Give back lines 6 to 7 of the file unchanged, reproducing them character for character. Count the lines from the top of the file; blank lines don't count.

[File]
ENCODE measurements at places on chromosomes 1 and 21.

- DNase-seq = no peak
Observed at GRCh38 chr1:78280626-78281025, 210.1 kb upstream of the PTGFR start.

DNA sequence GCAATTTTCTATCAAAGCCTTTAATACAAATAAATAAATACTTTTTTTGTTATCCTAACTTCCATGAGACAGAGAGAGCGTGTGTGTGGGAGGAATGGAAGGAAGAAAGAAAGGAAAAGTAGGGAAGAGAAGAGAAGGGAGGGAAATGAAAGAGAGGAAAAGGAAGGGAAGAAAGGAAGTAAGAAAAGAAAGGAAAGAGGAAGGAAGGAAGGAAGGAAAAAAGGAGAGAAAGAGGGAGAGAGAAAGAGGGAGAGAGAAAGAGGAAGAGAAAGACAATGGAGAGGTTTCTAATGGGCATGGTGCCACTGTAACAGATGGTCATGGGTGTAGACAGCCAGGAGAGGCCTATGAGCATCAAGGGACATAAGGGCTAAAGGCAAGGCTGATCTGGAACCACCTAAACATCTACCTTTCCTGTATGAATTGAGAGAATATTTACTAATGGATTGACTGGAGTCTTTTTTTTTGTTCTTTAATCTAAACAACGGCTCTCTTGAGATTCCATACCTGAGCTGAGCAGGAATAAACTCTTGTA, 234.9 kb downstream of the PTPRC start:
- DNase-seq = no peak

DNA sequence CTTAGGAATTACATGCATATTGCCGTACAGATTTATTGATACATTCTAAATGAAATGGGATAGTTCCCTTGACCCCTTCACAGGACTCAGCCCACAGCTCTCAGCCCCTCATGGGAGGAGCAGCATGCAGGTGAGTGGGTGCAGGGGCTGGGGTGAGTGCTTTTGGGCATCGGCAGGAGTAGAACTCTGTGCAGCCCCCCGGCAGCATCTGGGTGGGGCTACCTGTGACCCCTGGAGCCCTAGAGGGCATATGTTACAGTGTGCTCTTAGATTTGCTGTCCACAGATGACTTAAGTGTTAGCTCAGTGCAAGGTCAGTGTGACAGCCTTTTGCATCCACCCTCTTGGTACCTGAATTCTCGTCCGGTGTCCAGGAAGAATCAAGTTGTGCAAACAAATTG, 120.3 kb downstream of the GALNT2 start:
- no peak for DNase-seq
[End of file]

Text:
DNA sequence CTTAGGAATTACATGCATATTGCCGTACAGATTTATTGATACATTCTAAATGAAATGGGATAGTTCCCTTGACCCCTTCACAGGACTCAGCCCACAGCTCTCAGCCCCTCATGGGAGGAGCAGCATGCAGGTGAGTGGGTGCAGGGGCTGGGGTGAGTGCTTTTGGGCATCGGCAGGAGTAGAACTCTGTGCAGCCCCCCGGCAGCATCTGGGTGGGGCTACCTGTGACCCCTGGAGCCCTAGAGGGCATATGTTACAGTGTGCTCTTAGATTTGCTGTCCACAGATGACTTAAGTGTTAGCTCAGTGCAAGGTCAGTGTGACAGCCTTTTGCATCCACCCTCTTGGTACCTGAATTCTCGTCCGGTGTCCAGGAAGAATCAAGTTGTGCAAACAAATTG, 120.3 kb downstream of the GALNT2 start:
- no peak for DNase-seq